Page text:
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Broaddus: How The Defense Bottled Up Harvin; More Notes


IRVING, Texas – Leftover notes from the Seattle tape, including Travis Frederick's big day against Brandon Mebane and the Dallas defense's outstanding effort against Percy Harvin. I also took a look at some of the Cowboys' special teams breakdowns.

  • If you were to ask me before the game which Cowboys offensive linemen was going to have the most difficult blocking assignment throughout the day against the Seahawks, I would have said Travis Frederick.

There are some outstanding nose tackles and one-techniques in the league, but Brandon Mebane is as tough as it comes. For the Cowboys to have any success running the ball, Frederick was going to have to find a way to block Mebane and not allow him to become a disruptive force inside. What was interesting in studying the game is there were several snaps where Frederick had to reach hard to the front or side and snatch Mebane before he got up the field, which is a task in itself, but he was able to pull it off.

Frederick did not allow Mebane to work him flat along the line of scrimmage and into the path of the backs. Throughout the day, he was able to work his feet and hands together well and by sustaining his blocks this way it allowed the backs to either take the ball hard front side or bend it back behind him for some solid gains.

  • I wrote on Sunday night how I was glad to see the Cowboys continue to run their offense despite Richard Sherman shadowing Dez Bryant for the entire second half.

It was a battle on the outside, and there were some snaps where Bryant was able to run his routes and bought himself a little space to operate. Late in the first half, Bryant took Sherman out of the right slot and was able to run him across the field -- which is an ideal situation due to Sherman's lack of foot speed. If Bryant had kept his balance on the play, which resulted in a questionable flag on Sherman for tripping, it's a touchdown.

Later in the game, with the offense facing a 3rd-and-5 to keep a drive alive, Bryant once again executed another perfect route, but this time Sherman was able to work himself into position to defend the play. When the ball went into the air, I thought Sherman had a chance to make the play because of how well he normally plays those types of passes. But what was different this time was that Bryant was able to get vertical before Sherman had a chance to react, which allowed him to snatch the ball it right out of the air for the first down.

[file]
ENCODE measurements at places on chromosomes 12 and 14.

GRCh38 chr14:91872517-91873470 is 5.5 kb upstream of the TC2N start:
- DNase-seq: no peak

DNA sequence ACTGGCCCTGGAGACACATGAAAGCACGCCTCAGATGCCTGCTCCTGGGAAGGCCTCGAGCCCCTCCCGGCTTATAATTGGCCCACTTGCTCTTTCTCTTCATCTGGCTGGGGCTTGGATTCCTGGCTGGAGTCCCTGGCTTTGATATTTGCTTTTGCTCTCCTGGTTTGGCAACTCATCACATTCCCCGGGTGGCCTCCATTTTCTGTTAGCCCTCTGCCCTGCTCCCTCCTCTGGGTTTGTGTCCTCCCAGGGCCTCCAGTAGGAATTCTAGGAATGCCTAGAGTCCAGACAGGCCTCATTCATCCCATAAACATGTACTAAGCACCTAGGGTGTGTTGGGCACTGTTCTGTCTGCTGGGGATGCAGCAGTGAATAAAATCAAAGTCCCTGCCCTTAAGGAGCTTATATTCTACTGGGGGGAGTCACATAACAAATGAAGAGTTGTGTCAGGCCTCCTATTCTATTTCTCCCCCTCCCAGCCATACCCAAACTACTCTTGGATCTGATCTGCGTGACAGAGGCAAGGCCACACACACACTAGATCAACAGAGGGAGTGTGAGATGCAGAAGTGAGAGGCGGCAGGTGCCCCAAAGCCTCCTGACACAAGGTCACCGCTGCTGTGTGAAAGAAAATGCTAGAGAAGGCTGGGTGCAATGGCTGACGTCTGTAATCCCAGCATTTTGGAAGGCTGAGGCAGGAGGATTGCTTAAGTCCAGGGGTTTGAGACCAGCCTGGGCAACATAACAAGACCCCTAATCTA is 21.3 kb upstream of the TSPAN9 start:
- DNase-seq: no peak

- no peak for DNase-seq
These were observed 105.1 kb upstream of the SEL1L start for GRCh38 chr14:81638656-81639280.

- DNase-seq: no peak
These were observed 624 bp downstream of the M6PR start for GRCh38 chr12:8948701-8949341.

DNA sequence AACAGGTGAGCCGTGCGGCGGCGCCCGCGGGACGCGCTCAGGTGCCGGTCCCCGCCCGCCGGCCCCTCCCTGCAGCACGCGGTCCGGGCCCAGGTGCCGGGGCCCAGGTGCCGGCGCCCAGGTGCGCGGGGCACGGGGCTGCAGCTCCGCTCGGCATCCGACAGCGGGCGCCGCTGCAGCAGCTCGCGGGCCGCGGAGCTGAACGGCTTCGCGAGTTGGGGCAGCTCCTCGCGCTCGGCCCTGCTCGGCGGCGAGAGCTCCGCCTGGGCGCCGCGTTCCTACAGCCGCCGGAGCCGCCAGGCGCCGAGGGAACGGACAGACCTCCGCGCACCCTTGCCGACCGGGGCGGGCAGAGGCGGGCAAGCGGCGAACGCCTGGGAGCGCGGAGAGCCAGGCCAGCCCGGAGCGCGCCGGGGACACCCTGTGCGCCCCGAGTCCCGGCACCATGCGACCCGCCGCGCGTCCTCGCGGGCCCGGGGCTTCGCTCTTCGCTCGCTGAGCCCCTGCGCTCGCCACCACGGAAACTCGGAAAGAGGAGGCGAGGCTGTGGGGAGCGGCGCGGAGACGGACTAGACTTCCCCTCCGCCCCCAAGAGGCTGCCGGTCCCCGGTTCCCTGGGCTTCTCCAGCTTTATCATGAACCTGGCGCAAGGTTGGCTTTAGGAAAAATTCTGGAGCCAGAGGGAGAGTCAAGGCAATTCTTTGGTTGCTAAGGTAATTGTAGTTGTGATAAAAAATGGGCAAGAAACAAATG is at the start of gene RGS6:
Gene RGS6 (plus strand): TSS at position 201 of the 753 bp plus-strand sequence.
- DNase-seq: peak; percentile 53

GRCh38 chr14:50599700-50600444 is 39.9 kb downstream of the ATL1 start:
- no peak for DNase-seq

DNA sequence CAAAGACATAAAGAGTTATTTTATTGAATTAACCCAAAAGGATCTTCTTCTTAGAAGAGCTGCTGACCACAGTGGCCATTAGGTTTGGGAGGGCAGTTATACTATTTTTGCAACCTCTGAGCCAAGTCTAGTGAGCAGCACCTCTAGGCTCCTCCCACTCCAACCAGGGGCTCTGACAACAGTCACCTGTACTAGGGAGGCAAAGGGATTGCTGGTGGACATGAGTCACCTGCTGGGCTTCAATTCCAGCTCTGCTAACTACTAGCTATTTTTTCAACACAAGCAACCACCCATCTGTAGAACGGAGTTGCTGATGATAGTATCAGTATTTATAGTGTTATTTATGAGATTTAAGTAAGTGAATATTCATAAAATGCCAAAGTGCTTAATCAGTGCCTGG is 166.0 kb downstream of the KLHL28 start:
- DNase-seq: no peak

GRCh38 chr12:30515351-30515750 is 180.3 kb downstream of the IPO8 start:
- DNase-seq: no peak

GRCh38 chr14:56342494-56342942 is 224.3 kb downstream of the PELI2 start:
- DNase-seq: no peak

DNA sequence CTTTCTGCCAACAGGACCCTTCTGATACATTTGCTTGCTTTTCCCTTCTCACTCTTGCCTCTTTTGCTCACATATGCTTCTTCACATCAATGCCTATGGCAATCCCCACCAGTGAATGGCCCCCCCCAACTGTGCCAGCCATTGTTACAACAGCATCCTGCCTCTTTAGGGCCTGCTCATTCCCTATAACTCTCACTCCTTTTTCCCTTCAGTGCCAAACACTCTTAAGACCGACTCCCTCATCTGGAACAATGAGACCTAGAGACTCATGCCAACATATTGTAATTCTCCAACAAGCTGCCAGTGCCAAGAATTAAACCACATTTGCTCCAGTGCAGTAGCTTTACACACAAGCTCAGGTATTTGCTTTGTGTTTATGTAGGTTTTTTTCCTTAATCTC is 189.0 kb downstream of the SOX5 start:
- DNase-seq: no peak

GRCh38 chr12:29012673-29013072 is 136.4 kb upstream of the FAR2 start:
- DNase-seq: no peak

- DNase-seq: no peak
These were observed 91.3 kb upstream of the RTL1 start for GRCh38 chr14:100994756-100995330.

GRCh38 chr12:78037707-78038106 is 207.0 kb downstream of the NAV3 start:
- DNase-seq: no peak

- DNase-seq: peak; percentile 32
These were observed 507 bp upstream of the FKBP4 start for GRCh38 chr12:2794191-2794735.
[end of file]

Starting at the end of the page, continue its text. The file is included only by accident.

Later in the drive DeMarco Murray scored on a 15-yard run to put the Cowboys ahead for good.

  • I really wasn't sure how this Cowboys defense was going to handle – not just Russell Wilson and his ability to make plays in space -- but I was equally worried about Percy Harvin and the problems that he might create.

With the way that Harvin moves around in the formation, it makes it very difficult to match him. There are so many other areas on the Seahawks offense where you have to focus. What really stood out on the tape was the total and absolute focus that this Cowboys defense had on where Harvin was in the formation, but also how quick they were to the ball when offensive coordinator Darrell Bevell called his number.

Rod Marinelli's troops played Harvin like they were in the Seattle huddle with him. It was only six days before that Harvin scored from three different spots in this offense against the Redskins, but the Cowboys would have none of that. The tone was set very early in the game when Wilson handed him the ball out of the backfield going left and Jeremy Mincy, Tyrone Crawford and Justin Durant all beat blocks and tackled him for a loss.

There was a snap before the half where Bevell called for a quick screen to Harvin, but Orlando Scandrick read the play perfectly and was able to cut under the block and force him backward until Brandon Carr and Rolando McClain could rally to finish the play. It was an incredible defensive effort to take one of the most explosive players in the league completely out of the game and make him a total non-factor.

  • You have to give the Seahawks a great deal of credit for what they were able to accomplish on their punt return to get that punt blocked, scheme-wise.

Doug Baldwin, who was on the outside over the top of Dwayne Harris on the Cowboys' left side, timed his run perfectly and was up the field just as the ball was snapped, and he was able to get a free run at Chris Jones. It appeared that the Cowboys had enough blockers to handle the situation, but Michael Morgan was able to get inside of Korey Toomer -- who appeared to try and block two on the play but got turned.

Jeff Heath was put in a bad spot where he was caught between taking Morgan as the first threat or bouncing outside to try and deflect the onrushing Baldwin. Heath let the furthest man from the ball, Baldwin, go and went on to block Morgan. It was really a no-win situation for Heath, because he had to try and protect the middle and hope that Jones was able to see Baldwin and hopefully adjust to get the punt off.

Unfortunately the rush was too good and the result was a Seahawks touchdown.

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